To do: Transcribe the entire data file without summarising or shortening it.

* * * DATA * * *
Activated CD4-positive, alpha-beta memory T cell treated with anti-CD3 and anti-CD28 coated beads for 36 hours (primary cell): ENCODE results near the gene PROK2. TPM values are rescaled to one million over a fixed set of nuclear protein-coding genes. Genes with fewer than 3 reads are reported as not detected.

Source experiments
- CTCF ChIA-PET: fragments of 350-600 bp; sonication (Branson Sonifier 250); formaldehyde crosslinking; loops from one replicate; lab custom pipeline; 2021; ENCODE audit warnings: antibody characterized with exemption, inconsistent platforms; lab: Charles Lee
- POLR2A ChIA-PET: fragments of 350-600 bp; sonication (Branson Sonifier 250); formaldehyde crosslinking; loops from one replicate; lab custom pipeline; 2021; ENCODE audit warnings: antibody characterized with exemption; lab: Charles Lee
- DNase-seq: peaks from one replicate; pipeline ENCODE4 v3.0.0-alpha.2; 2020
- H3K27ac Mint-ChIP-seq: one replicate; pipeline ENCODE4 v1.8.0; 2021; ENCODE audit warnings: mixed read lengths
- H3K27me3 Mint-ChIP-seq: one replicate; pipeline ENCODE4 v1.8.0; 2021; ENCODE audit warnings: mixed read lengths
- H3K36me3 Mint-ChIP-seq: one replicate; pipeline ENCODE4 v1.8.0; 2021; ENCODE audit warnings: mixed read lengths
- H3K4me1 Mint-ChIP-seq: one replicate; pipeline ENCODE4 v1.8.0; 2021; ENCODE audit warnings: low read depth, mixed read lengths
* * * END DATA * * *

Activated CD4-positive, alpha-beta memory T cell treated with anti-CD3 and anti-CD28 coated beads for 36 hours (primary cell): ENCODE results near the gene PROK2. TPM values are rescaled to one million over a fixed set of nuclear protein-coding genes. Genes with fewer than 3 reads are reported as not detected.

Source experiments
- CTCF ChIA-PET: fragments of 350-600 bp; sonication (Branson Sonifier 250); formaldehyde crosslinking; loops from one replicate; lab custom pipeline; 2021; ENCODE audit warnings: antibody characterized with exemption, inconsistent platforms; lab: Charles Lee
- POLR2A ChIA-PET: fragments of 350-600 bp; sonication (Branson Sonifier 250); formaldehyde crosslinking; loops from one replicate; lab custom pipeline; 2021; ENCODE audit warnings: antibody characterized with exemption; lab: Charles Lee
- DNase-seq: peaks from one replicate; pipeline ENCODE4 v3.0.0-alpha.2; 2020
- H3K27ac Mint-ChIP-seq: one replicate; pipeline ENCODE4 v1.8.0; 2021; ENCODE audit warnings: mixed read lengths
- H3K27me3 Mint-ChIP-seq: one replicate; pipeline ENCODE4 v1.8.0; 2021; ENCODE audit warnings: mixed read lengths
- H3K36me3 Mint-ChIP-seq: one replicate; pipeline ENCODE4 v1.8.0; 2021; ENCODE audit warnings: mixed read lengths
- H3K4me1 Mint-ChIP-seq: one replicate; pipeline ENCODE4 v1.8.0; 2021; ENCODE audit warnings: low read depth, mixed read lengths